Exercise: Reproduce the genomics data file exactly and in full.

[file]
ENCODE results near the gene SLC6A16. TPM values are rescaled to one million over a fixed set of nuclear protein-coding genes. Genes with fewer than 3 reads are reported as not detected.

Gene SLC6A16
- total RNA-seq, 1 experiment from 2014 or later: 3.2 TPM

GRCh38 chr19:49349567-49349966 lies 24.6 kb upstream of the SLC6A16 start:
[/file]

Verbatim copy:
ENCODE results near the gene SLC6A16. TPM values are rescaled to one million over a fixed set of nuclear protein-coding genes. Genes with fewer than 3 reads are reported as not detected.

Gene SLC6A16
- total RNA-seq, 1 experiment from 2014 or later: 3.2 TPM

GRCh38 chr19:49349567-49349966 lies 24.6 kb upstream of the SLC6A16 start: